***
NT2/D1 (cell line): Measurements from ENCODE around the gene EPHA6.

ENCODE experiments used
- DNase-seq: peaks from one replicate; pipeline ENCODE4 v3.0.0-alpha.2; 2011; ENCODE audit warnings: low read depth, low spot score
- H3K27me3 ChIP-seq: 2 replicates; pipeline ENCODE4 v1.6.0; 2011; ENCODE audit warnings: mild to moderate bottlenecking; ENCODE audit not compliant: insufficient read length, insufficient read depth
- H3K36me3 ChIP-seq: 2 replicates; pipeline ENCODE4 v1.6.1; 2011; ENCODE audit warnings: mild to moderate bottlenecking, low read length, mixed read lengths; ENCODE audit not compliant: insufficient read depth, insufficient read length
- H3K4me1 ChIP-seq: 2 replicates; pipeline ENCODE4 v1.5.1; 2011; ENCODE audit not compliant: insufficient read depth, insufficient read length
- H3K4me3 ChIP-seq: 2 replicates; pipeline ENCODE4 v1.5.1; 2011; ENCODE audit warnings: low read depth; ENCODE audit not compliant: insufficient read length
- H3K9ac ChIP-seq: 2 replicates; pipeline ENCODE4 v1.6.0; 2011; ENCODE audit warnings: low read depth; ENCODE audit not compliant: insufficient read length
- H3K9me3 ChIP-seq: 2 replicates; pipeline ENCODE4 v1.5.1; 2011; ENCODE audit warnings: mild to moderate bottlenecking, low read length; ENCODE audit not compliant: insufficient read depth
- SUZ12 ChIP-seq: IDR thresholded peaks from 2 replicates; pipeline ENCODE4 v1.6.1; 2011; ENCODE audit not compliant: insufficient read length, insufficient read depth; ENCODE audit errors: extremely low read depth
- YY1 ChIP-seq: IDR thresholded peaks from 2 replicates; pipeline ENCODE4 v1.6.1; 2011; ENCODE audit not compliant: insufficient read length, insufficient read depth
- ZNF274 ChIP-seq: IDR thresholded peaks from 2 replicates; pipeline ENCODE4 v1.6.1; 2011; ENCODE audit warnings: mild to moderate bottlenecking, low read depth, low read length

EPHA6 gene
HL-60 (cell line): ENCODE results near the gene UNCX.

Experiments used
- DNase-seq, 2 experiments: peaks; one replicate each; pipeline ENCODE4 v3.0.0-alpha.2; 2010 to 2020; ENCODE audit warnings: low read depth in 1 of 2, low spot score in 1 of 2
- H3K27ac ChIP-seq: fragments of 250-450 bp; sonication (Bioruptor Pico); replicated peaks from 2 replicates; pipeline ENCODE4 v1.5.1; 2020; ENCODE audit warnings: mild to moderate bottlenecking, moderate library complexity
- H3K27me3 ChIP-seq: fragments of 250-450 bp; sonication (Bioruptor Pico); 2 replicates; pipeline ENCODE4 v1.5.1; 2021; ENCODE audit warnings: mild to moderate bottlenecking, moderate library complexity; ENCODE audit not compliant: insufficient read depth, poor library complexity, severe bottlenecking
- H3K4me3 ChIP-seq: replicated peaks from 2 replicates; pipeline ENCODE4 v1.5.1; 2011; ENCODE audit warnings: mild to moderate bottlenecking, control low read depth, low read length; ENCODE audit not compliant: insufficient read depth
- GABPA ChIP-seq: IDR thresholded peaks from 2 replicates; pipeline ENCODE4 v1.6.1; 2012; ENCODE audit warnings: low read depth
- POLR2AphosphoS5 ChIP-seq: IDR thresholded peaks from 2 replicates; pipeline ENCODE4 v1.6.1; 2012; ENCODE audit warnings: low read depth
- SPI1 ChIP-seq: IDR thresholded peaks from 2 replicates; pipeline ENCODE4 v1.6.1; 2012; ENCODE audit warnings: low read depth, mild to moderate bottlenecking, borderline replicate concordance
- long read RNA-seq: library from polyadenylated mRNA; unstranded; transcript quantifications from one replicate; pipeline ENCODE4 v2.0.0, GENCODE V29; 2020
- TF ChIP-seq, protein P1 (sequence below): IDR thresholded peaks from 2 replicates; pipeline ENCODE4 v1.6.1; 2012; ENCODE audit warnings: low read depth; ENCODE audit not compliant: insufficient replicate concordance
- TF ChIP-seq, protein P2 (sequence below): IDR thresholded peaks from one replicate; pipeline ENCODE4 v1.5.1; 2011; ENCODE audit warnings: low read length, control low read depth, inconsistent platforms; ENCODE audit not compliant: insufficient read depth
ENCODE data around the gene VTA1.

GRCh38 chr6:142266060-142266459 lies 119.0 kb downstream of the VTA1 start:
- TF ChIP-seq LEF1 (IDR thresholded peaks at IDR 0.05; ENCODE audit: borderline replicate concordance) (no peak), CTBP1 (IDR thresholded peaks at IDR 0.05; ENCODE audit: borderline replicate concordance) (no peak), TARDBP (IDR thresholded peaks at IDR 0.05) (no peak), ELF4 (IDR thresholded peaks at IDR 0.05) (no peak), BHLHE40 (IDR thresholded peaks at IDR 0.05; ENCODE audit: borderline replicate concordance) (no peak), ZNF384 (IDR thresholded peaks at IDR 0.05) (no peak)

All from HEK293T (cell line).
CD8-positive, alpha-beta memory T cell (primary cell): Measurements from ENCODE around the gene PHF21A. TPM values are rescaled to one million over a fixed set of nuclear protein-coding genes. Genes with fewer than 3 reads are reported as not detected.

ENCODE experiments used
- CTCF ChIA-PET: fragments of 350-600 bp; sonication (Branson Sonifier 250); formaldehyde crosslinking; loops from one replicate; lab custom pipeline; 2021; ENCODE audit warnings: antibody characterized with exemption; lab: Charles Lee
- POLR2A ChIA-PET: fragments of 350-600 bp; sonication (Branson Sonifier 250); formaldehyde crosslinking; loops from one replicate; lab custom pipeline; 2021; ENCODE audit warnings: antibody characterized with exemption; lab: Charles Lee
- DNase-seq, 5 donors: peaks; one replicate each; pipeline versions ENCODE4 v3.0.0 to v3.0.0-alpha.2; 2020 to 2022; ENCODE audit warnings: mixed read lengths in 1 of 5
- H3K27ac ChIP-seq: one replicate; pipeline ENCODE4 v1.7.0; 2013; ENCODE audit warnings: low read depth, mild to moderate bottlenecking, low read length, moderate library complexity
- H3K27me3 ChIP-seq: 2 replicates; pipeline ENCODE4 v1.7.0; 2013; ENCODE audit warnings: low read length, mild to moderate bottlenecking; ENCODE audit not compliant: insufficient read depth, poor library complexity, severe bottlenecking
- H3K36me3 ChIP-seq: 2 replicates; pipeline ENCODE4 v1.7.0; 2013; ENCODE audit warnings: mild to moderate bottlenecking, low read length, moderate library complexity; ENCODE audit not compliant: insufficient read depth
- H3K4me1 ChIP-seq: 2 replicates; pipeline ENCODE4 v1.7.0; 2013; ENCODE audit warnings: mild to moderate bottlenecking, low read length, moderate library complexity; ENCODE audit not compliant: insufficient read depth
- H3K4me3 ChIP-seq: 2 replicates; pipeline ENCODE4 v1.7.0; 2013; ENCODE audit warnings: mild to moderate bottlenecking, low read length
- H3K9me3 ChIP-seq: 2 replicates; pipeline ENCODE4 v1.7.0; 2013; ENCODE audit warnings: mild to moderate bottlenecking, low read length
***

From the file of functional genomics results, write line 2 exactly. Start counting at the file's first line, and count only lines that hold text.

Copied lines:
ENCODE experiments used